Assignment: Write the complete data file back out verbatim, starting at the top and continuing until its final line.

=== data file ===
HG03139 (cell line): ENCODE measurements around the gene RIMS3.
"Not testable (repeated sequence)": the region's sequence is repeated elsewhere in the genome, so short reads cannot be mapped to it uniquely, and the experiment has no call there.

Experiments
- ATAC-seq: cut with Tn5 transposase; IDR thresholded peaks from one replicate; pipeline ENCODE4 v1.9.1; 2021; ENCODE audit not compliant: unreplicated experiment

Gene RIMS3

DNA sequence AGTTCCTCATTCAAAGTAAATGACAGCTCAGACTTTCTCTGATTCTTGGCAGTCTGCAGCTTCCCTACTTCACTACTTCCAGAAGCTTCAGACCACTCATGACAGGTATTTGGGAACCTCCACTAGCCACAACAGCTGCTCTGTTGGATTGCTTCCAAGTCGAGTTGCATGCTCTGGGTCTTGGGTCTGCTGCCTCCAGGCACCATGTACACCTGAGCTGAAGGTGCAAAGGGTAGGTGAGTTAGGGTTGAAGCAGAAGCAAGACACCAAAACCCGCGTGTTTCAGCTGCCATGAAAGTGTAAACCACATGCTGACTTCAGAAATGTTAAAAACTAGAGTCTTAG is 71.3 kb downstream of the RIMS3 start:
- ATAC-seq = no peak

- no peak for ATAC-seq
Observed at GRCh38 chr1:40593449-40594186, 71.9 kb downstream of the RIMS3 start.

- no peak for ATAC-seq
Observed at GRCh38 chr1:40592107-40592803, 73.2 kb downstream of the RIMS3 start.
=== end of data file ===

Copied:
HG03139 (cell line): ENCODE measurements around the gene RIMS3.
"Not testable (repeated sequence)": the region's sequence is repeated elsewhere in the genome, so short reads cannot be mapped to it uniquely, and the experiment has no call there.

Experiments
- ATAC-seq: cut with Tn5 transposase; IDR thresholded peaks from one replicate; pipeline ENCODE4 v1.9.1; 2021; ENCODE audit not compliant: unreplicated experiment

Gene RIMS3

DNA sequence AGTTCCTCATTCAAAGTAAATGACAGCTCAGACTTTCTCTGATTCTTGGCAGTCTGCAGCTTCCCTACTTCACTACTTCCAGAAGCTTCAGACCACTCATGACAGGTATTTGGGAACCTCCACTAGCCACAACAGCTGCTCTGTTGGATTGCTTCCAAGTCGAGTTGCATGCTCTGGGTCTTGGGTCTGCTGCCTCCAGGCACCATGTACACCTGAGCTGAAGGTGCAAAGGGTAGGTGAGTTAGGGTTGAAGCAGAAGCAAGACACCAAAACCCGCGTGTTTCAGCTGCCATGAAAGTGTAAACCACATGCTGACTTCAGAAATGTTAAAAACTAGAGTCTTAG is 71.3 kb downstream of the RIMS3 start:
- ATAC-seq = no peak

- no peak for ATAC-seq
Observed at GRCh38 chr1:40593449-40594186, 71.9 kb downstream of the RIMS3 start.

- no peak for ATAC-seq
Observed at GRCh38 chr1:40592107-40592803, 73.2 kb downstream of the RIMS3 start.